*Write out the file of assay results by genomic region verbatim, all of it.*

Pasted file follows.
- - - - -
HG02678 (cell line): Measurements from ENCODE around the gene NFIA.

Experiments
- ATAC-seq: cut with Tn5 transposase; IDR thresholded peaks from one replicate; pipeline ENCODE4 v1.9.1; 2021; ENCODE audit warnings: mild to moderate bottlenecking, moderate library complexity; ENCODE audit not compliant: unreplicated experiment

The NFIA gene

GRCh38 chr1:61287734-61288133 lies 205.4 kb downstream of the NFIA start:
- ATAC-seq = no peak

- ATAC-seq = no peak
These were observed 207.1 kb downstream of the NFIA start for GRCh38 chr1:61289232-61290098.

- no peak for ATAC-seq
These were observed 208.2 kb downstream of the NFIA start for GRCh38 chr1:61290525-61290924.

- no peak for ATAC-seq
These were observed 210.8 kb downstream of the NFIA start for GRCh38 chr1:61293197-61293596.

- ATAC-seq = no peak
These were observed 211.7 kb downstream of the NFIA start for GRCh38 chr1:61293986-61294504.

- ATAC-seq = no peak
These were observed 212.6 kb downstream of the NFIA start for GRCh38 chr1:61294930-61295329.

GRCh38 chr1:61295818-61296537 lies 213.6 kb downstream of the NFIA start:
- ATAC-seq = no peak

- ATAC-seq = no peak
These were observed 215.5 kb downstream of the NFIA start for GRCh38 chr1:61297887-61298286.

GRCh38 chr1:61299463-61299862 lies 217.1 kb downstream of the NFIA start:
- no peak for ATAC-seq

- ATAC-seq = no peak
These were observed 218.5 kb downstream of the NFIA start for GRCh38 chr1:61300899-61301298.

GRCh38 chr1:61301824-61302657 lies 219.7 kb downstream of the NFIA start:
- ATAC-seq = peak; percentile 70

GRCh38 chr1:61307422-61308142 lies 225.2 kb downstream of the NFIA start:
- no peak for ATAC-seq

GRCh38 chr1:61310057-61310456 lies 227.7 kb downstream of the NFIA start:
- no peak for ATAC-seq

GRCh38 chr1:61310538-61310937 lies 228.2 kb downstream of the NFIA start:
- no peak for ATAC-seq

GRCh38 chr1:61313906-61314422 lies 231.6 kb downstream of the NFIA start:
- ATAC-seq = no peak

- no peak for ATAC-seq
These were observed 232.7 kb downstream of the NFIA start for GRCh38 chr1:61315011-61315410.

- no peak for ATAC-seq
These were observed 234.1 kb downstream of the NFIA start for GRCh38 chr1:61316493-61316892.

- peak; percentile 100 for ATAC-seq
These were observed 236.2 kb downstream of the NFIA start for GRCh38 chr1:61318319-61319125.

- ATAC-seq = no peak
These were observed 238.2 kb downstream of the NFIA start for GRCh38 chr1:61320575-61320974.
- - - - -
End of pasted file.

HG02678 (cell line): Measurements from ENCODE around the gene NFIA.

Experiments
- ATAC-seq: cut with Tn5 transposase; IDR thresholded peaks from one replicate; pipeline ENCODE4 v1.9.1; 2021; ENCODE audit warnings: mild to moderate bottlenecking, moderate library complexity; ENCODE audit not compliant: unreplicated experiment

The NFIA gene

GRCh38 chr1:61287734-61288133 lies 205.4 kb downstream of the NFIA start:
- ATAC-seq = no peak

- ATAC-seq = no peak
These were observed 207.1 kb downstream of the NFIA start for GRCh38 chr1:61289232-61290098.

- no peak for ATAC-seq
These were observed 208.2 kb downstream of the NFIA start for GRCh38 chr1:61290525-61290924.

- no peak for ATAC-seq
These were observed 210.8 kb downstream of the NFIA start for GRCh38 chr1:61293197-61293596.

- ATAC-seq = no peak
These were observed 211.7 kb downstream of the NFIA start for GRCh38 chr1:61293986-61294504.

- ATAC-seq = no peak
These were observed 212.6 kb downstream of the NFIA start for GRCh38 chr1:61294930-61295329.

GRCh38 chr1:61295818-61296537 lies 213.6 kb downstream of the NFIA start:
- ATAC-seq = no peak

- ATAC-seq = no peak
These were observed 215.5 kb downstream of the NFIA start for GRCh38 chr1:61297887-61298286.

GRCh38 chr1:61299463-61299862 lies 217.1 kb downstream of the NFIA start:
- no peak for ATAC-seq

- ATAC-seq = no peak
These were observed 218.5 kb downstream of the NFIA start for GRCh38 chr1:61300899-61301298.

GRCh38 chr1:61301824-61302657 lies 219.7 kb downstream of the NFIA start:
- ATAC-seq = peak; percentile 70

GRCh38 chr1:61307422-61308142 lies 225.2 kb downstream of the NFIA start:
- no peak for ATAC-seq

GRCh38 chr1:61310057-61310456 lies 227.7 kb downstream of the NFIA start:
- no peak for ATAC-seq

GRCh38 chr1:61310538-61310937 lies 228.2 kb downstream of the NFIA start:
- no peak for ATAC-seq

GRCh38 chr1:61313906-61314422 lies 231.6 kb downstream of the NFIA start:
- ATAC-seq = no peak

- no peak for ATAC-seq
These were observed 232.7 kb downstream of the NFIA start for GRCh38 chr1:61315011-61315410.

- no peak for ATAC-seq
These were observed 234.1 kb downstream of the NFIA start for GRCh38 chr1:61316493-61316892.

- peak; percentile 100 for ATAC-seq
These were observed 236.2 kb downstream of the NFIA start for GRCh38 chr1:61318319-61319125.

- ATAC-seq = no peak
These were observed 238.2 kb downstream of the NFIA start for GRCh38 chr1:61320575-61320974.